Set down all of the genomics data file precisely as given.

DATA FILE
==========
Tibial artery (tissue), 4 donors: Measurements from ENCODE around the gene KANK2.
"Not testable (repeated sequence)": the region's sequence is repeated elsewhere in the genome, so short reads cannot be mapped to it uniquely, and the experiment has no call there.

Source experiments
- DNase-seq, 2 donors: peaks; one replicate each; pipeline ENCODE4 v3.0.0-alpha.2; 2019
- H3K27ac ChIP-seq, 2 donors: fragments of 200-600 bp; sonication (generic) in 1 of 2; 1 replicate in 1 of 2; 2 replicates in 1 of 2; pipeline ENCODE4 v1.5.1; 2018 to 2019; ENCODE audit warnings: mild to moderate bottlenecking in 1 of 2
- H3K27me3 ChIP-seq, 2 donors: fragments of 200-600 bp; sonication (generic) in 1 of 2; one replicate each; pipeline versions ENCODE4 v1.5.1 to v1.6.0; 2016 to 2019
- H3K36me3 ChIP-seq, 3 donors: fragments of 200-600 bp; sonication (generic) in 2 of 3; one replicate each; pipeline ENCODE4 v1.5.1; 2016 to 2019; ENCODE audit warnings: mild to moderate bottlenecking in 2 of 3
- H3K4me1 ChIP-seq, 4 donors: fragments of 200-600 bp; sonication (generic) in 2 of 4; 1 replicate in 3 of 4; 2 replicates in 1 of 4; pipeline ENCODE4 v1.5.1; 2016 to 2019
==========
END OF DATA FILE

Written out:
Tibial artery (tissue), 4 donors: Measurements from ENCODE around the gene KANK2.
"Not testable (repeated sequence)": the region's sequence is repeated elsewhere in the genome, so short reads cannot be mapped to it uniquely, and the experiment has no call there.

Source experiments
- DNase-seq, 2 donors: peaks; one replicate each; pipeline ENCODE4 v3.0.0-alpha.2; 2019
- H3K27ac ChIP-seq, 2 donors: fragments of 200-600 bp; sonication (generic) in 1 of 2; 1 replicate in 1 of 2; 2 replicates in 1 of 2; pipeline ENCODE4 v1.5.1; 2018 to 2019; ENCODE audit warnings: mild to moderate bottlenecking in 1 of 2
- H3K27me3 ChIP-seq, 2 donors: fragments of 200-600 bp; sonication (generic) in 1 of 2; one replicate each; pipeline versions ENCODE4 v1.5.1 to v1.6.0; 2016 to 2019
- H3K36me3 ChIP-seq, 3 donors: fragments of 200-600 bp; sonication (generic) in 2 of 3; one replicate each; pipeline ENCODE4 v1.5.1; 2016 to 2019; ENCODE audit warnings: mild to moderate bottlenecking in 2 of 3
- H3K4me1 ChIP-seq, 4 donors: fragments of 200-600 bp; sonication (generic) in 2 of 4; 1 replicate in 3 of 4; 2 replicates in 1 of 4; pipeline ENCODE4 v1.5.1; 2016 to 2019